It hardly even needs to be said that fast, explosive players who can catch footballs thrive at K-State, and I almost wonder if the presence of Tyler Lockett might not have scared Morrow off just a bit. I sure hope not, because the 'Cats need to have as many of these types of guys as possible.
Marshall Musil, Jr. FB, La Crosse (Oklahoma)
I'd be lying if I said I didn't have to look up La Crosse on a map, and Musil hasn't really done anything special enough to put it on the map. Nonetheless, he was a pretty good HS player (No. 4 in KS in his class) who has become a solid backup fullback and a serviceable special teams guy.
Bill Snyder loves his special teams, so you have to imagine Musil would at least be getting some playing time there. Outside of that, it's hard to see where K-State is missing him too much, considering Smith Center native Braden Wilson and all.
Logan Pegram, Sr. LG, Silver Lake (Northern Illinois)
Elder K-State fans will of course know Silver Lake as the home to Lon Krueger, and Logan Pegram isn't really threatening to change that. But if you cared about offensive lineman and MAC football (I really don't) then you might be willing to give him some consideration when you think of Lon.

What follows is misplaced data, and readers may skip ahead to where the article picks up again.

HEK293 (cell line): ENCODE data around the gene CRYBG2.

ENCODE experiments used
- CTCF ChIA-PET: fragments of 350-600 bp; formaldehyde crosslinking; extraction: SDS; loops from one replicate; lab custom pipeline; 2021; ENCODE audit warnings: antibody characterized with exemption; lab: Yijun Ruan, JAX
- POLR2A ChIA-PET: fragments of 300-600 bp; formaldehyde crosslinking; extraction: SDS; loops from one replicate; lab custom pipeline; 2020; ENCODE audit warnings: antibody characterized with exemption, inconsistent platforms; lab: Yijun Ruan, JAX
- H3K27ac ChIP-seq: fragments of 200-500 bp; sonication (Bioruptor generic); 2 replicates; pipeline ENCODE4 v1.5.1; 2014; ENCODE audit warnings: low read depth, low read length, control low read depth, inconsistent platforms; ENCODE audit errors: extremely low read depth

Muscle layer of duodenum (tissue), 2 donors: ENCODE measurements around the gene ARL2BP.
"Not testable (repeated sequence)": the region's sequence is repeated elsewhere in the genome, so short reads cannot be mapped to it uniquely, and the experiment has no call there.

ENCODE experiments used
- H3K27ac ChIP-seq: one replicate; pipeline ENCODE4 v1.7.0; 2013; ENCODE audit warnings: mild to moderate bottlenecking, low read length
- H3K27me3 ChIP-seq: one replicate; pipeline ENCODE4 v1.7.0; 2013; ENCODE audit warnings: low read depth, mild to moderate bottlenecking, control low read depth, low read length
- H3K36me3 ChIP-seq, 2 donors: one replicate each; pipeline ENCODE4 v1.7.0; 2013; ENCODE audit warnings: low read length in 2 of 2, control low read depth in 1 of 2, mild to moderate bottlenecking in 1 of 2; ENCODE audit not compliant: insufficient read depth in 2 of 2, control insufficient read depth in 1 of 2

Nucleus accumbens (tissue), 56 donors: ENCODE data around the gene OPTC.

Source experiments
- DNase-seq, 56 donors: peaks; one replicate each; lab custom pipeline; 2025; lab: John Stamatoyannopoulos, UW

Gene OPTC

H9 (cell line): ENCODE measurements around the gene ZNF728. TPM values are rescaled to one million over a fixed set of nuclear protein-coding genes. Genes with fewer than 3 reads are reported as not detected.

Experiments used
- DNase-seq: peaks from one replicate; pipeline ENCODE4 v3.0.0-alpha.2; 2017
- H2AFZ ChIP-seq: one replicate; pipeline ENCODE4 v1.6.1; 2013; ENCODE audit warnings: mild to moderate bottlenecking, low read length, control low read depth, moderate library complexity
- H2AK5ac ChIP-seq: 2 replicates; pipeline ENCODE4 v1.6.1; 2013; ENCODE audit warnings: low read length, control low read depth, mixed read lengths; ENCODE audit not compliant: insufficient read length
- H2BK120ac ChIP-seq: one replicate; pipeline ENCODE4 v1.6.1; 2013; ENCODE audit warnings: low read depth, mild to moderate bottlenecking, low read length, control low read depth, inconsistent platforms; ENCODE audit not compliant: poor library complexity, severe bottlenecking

Pegram was an excellent athlete in high school who got plenty of all-state recognition, and he has started 22 of 24 games for a pretty good NIU team (just ask kU) the last two seasons. Last year, the Huskies were a solid rushing team and broke a school record for passing yards, which doesn't happen without a good left guard.
Again, the offensive line could always use more pieces, and it doesn't seem unreasonable to think Pegram could have fit in somewhere for Kansas State. I suspect NIU getting all of these Kansas kids has something to do with Shawnee Mission native and coach Dave Doeren, who also coached in Lawrence for four years. Either way, it's close to becoming a problem.